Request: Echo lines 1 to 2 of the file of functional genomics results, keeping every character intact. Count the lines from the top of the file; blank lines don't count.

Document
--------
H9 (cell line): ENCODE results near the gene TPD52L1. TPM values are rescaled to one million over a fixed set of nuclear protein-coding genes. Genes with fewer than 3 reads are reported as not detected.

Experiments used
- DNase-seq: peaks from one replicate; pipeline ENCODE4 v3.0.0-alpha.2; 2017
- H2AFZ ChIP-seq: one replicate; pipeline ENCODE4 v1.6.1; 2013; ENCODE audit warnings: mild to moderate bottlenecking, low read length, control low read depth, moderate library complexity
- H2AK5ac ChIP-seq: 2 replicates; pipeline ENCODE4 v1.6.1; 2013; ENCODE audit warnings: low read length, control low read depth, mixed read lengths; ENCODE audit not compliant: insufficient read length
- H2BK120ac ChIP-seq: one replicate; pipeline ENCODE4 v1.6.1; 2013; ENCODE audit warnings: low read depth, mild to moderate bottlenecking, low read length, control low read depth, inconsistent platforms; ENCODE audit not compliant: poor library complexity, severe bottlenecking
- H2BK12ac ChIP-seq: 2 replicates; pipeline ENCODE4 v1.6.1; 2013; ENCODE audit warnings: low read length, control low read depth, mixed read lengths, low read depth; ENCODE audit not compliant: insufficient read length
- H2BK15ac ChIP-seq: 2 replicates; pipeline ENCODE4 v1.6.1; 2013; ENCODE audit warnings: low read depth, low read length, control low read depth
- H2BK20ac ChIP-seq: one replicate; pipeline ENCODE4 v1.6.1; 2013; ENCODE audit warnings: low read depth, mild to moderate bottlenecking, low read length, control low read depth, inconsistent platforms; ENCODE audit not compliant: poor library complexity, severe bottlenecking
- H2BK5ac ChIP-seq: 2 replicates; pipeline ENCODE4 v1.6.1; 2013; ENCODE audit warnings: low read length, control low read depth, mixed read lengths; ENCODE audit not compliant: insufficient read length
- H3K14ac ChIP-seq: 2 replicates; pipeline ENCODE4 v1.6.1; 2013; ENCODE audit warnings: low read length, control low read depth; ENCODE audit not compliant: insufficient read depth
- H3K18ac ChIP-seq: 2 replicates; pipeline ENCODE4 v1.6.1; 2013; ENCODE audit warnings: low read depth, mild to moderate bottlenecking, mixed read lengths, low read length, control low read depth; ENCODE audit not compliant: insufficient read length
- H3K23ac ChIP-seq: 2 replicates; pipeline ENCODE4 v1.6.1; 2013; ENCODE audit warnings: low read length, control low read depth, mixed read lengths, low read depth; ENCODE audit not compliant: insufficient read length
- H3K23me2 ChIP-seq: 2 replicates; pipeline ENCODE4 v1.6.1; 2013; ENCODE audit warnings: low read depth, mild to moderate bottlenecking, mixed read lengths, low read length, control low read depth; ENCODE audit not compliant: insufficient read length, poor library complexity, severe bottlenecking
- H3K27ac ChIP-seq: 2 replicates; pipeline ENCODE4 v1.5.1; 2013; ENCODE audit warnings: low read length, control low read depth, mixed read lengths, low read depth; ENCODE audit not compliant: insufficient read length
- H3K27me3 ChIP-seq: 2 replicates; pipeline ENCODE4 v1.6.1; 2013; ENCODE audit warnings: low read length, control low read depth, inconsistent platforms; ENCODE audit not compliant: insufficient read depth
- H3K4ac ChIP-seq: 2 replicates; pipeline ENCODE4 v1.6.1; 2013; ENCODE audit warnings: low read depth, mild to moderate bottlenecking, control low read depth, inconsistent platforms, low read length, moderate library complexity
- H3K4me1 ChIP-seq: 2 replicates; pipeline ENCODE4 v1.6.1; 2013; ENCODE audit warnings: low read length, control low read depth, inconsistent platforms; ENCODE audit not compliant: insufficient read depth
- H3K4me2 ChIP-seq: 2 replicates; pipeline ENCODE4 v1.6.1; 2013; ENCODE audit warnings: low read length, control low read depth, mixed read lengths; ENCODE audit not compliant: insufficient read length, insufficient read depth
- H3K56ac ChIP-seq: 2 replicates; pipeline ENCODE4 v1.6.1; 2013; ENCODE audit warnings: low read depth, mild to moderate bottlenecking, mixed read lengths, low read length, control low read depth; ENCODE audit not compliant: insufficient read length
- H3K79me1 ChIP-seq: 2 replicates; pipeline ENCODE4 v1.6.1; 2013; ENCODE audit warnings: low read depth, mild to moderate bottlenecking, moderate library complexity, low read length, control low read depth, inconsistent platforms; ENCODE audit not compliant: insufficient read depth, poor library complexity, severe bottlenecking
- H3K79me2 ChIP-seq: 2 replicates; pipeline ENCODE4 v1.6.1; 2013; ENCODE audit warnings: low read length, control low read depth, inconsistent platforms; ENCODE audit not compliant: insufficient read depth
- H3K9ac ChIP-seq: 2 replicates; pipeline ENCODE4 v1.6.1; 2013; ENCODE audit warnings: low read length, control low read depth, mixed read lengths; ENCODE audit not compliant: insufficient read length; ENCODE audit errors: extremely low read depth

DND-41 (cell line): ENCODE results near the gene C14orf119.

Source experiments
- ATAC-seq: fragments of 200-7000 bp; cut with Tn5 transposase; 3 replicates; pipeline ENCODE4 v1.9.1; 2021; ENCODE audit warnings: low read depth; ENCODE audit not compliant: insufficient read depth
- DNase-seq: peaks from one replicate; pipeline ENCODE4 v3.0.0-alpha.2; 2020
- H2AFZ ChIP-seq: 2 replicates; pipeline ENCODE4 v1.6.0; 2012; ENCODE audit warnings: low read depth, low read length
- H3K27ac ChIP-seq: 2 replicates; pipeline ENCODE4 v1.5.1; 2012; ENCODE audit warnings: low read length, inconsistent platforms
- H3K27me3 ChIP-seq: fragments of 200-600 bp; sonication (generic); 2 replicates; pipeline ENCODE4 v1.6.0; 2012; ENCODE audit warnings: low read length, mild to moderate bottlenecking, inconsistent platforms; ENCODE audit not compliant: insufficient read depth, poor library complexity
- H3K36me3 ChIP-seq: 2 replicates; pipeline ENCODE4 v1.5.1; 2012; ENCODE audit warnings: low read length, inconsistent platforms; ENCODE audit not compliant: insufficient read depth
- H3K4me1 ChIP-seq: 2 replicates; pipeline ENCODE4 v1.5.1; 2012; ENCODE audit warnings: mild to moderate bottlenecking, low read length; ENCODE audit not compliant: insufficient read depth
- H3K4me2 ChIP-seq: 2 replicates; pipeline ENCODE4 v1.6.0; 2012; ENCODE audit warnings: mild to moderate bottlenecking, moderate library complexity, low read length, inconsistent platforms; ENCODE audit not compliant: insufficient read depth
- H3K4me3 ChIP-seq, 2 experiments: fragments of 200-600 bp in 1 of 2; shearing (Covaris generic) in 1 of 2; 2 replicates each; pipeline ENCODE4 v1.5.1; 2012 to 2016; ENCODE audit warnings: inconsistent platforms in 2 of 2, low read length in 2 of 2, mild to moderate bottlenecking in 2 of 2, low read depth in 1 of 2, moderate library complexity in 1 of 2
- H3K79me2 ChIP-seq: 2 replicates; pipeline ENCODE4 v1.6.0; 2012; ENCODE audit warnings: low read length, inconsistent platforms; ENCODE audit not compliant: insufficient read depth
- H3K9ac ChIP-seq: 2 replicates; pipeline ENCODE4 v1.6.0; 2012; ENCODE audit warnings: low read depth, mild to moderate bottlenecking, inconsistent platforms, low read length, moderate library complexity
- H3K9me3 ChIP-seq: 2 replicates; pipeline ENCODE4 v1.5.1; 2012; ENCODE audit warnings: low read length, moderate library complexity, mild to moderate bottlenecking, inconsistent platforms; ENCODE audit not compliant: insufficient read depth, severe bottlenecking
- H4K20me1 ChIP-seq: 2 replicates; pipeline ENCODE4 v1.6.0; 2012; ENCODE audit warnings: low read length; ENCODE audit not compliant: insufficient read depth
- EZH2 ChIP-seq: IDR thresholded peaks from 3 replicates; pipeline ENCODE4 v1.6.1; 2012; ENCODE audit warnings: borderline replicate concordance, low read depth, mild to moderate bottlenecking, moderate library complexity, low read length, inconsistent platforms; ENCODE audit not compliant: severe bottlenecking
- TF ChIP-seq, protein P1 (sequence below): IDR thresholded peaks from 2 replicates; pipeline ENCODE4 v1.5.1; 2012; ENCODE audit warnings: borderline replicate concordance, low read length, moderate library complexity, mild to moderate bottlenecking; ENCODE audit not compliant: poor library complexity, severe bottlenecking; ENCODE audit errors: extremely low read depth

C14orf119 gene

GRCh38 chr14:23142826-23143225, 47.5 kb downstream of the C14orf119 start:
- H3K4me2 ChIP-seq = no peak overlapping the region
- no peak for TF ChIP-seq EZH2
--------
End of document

H9 (cell line): ENCODE results near the gene TPD52L1. TPM values are rescaled to one million over a fixed set of nuclear protein-coding genes. Genes with fewer than 3 reads are reported as not detected.

Experiments used